Stepfamilies are inherently complex family systems, marked by change, flexible boundaries, and early conflict. But the developmental pathways by which long-term stepparent relationships become positive require more study. We interviewed 38 stepchildren who had reached adulthood, to understand how their relationships with a stepparent became positive. Four relational trajectories defined these positive relationships: punctuated, consistent positive, progressive incline, and modulated turbulent. Distinctive communicative practices were associated with each trajectory, such as communicating assurances, “siding,” or revelations of character. In addition, the trajectories shared three common processes: responsiveness to stepchild vulnerability, stepparent “adding value” to the family, and maturation/reframing of the past. Findings support the existence of multiple pathways to positivity and suggest that major fluctuations are experienced along the way. Findings are interpreted in light of existing research on stepfamily development and Afifi’s theory of resilience and relational load. Recommendations are offered for stepfamilies and professionals who serve them.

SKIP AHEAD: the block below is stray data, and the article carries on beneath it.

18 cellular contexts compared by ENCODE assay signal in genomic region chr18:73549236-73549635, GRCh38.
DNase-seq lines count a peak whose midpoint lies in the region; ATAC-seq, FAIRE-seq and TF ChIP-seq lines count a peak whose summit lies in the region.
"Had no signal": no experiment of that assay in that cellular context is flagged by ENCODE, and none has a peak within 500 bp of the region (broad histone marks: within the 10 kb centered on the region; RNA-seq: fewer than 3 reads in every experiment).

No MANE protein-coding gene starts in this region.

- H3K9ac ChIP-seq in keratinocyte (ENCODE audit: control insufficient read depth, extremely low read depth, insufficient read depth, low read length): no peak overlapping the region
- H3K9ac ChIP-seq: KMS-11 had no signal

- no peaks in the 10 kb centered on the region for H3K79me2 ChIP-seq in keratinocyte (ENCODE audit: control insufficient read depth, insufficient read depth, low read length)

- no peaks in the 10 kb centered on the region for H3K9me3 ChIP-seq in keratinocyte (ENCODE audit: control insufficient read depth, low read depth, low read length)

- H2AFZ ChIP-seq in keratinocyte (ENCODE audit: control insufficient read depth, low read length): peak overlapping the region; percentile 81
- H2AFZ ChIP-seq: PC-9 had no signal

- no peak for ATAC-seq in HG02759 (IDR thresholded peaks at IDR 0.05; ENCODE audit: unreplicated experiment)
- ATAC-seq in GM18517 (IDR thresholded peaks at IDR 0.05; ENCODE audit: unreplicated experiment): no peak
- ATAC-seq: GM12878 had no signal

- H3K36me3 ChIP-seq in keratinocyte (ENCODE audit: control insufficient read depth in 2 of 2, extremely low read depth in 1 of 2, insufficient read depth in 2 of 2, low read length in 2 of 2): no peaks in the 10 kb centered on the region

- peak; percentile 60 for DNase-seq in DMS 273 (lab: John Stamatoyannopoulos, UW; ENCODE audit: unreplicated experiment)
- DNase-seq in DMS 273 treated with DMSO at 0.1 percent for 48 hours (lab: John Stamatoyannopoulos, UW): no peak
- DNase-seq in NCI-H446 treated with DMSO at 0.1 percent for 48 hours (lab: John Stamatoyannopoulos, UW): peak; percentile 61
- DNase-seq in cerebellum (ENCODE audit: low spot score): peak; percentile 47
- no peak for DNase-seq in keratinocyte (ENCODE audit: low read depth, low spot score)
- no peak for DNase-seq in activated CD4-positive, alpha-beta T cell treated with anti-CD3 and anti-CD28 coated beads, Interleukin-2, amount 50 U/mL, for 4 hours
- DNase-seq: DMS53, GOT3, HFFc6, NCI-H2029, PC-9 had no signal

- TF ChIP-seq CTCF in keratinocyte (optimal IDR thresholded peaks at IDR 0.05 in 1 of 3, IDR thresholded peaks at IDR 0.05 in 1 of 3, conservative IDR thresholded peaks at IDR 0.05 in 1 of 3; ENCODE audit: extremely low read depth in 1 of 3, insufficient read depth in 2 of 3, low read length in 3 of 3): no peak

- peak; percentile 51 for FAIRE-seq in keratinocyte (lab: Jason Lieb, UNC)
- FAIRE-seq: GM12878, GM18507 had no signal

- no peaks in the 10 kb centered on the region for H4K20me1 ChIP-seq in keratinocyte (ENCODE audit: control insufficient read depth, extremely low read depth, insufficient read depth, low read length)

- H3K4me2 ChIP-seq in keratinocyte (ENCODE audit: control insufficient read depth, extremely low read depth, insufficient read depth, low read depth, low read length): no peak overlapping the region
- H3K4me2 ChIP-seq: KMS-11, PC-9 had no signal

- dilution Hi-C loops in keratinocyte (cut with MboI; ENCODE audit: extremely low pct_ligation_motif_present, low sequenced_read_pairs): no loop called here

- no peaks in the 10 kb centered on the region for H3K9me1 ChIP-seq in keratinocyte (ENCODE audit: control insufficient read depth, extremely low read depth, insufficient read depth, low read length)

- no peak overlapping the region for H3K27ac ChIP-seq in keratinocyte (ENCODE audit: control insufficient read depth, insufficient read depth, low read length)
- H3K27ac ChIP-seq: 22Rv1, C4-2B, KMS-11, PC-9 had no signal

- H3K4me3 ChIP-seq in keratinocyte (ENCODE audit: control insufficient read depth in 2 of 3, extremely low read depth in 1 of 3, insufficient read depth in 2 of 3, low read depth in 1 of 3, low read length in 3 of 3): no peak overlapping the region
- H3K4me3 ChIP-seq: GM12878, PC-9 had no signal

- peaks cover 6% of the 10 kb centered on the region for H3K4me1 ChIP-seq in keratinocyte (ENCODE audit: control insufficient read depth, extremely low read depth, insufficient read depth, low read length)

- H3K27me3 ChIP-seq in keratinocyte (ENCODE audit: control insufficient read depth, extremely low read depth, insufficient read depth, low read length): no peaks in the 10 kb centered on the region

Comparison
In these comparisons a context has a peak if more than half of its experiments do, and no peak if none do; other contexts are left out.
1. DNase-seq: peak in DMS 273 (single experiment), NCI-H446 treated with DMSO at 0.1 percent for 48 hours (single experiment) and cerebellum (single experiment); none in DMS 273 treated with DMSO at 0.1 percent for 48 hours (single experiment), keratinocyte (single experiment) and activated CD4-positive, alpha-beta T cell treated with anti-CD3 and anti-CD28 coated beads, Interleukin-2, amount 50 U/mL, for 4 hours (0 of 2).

ASJC Scopus subject areas
- Social Psychology